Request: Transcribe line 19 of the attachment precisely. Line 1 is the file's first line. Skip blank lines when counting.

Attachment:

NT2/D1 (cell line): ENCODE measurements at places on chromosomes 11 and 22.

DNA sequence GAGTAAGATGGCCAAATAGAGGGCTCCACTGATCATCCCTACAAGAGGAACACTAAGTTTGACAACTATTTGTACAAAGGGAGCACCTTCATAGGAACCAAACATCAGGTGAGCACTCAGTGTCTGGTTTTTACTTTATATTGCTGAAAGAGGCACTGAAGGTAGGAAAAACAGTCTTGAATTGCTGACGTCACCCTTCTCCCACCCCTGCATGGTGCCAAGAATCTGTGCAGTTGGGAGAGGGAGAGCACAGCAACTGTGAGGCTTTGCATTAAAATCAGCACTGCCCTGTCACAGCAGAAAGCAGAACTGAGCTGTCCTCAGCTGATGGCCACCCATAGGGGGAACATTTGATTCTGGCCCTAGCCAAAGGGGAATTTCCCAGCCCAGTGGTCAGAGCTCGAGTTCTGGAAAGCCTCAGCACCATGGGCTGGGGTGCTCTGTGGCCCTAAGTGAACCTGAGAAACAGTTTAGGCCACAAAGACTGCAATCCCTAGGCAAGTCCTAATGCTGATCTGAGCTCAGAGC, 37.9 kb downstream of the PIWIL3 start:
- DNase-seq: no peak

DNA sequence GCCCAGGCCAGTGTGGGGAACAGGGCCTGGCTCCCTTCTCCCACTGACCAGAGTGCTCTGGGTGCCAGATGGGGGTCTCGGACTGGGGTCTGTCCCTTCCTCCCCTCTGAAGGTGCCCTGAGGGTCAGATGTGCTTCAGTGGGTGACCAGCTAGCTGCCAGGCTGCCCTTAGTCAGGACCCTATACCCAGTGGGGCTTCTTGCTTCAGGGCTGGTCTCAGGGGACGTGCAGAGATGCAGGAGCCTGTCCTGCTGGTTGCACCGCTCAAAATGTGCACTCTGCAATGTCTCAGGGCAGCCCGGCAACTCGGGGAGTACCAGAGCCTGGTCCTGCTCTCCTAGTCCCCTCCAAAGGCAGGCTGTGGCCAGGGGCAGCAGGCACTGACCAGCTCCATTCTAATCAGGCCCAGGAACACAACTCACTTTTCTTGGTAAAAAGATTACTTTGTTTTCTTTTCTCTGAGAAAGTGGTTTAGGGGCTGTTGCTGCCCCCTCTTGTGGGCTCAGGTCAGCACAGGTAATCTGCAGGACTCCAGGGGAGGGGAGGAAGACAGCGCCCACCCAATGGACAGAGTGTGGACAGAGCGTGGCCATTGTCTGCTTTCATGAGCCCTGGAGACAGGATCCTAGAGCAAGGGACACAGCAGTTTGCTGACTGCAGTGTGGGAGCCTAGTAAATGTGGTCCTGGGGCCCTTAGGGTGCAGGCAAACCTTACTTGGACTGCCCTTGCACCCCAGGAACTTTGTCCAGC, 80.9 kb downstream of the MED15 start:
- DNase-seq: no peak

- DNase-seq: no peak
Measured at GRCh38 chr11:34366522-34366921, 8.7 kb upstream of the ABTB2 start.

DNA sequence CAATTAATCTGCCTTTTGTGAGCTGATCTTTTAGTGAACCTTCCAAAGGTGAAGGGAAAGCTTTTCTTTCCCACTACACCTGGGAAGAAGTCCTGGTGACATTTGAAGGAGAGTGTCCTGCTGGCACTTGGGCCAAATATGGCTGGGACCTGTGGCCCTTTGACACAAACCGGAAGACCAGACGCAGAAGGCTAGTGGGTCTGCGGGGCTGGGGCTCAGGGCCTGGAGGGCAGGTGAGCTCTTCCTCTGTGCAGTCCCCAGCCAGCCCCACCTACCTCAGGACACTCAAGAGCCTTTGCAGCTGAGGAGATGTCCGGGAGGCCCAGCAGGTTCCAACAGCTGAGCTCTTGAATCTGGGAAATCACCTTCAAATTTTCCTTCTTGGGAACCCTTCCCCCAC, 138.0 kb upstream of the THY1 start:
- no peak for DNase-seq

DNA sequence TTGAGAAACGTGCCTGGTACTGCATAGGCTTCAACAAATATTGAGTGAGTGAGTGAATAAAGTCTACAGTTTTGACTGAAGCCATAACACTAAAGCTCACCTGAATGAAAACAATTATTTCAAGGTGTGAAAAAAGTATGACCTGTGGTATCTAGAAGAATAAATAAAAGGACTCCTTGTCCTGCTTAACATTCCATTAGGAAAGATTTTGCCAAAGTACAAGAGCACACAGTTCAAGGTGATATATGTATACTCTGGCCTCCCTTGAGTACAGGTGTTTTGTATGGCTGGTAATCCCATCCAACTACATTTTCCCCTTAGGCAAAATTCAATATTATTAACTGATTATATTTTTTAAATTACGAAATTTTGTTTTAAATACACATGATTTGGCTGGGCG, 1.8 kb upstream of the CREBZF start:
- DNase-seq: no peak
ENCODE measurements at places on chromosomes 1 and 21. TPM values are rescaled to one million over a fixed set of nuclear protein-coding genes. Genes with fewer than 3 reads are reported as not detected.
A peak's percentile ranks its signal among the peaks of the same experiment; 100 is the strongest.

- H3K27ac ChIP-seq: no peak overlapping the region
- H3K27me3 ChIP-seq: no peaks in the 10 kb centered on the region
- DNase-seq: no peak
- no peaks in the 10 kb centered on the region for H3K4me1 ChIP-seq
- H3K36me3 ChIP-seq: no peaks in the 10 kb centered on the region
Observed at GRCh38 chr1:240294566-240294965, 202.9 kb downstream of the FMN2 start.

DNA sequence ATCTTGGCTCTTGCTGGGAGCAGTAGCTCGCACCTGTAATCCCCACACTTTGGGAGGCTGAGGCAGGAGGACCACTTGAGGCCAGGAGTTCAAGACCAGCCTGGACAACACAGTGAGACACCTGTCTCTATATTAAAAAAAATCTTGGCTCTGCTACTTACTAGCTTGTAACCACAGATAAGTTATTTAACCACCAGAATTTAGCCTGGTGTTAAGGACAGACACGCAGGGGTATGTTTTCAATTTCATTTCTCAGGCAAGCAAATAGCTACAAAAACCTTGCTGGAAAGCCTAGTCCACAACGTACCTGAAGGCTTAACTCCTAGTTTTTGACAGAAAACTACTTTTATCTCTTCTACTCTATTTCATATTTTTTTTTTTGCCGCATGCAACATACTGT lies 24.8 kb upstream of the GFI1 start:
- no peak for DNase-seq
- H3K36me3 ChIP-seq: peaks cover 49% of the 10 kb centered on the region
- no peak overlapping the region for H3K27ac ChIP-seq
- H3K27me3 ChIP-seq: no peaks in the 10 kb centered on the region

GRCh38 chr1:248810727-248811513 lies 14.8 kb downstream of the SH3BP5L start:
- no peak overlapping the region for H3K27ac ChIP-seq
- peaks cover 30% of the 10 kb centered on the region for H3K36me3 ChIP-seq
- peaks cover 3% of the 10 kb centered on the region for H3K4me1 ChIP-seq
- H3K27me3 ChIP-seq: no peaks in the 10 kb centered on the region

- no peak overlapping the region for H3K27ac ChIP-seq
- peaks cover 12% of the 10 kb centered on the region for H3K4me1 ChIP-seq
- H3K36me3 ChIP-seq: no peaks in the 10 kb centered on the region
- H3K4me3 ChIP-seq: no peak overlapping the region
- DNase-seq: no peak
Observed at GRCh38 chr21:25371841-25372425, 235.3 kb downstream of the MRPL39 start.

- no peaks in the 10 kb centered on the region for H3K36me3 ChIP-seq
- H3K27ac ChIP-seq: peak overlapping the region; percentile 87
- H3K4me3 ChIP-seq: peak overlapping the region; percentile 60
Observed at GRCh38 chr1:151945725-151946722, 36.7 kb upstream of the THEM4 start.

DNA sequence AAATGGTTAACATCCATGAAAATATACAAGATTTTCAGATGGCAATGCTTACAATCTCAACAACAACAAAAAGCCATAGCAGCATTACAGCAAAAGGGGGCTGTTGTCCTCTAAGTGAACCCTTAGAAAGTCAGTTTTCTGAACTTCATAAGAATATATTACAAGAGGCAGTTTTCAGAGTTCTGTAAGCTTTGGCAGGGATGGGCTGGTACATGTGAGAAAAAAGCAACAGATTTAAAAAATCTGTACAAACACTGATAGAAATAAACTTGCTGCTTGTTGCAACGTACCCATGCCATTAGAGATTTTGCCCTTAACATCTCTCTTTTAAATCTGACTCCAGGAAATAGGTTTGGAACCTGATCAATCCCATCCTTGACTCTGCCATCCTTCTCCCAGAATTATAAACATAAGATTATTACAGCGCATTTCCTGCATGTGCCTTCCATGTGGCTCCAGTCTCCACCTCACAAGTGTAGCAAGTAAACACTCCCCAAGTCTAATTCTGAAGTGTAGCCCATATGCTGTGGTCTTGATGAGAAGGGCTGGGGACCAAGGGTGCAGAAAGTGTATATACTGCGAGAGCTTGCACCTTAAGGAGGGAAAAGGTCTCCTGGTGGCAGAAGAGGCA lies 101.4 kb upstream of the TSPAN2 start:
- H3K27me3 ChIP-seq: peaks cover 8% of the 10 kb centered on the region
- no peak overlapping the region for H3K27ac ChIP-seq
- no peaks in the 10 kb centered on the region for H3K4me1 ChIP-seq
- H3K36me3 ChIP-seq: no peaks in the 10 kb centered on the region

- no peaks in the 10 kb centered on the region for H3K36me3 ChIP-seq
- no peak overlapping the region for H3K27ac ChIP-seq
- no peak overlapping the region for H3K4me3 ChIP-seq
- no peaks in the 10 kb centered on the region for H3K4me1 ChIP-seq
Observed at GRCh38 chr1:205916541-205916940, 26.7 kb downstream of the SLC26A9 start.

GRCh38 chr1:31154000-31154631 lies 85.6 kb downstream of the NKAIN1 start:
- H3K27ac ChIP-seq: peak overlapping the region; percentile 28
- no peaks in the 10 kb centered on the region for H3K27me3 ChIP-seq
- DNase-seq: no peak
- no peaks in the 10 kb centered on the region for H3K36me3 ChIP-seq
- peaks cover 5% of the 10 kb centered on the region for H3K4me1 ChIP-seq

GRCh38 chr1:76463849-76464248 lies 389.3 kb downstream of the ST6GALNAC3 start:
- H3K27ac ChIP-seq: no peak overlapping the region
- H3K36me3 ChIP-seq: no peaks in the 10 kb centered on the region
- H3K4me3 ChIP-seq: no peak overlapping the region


Observed at GRCh38 chr1:240294566-240294965, 202.9 kb downstream of the FMN2 start.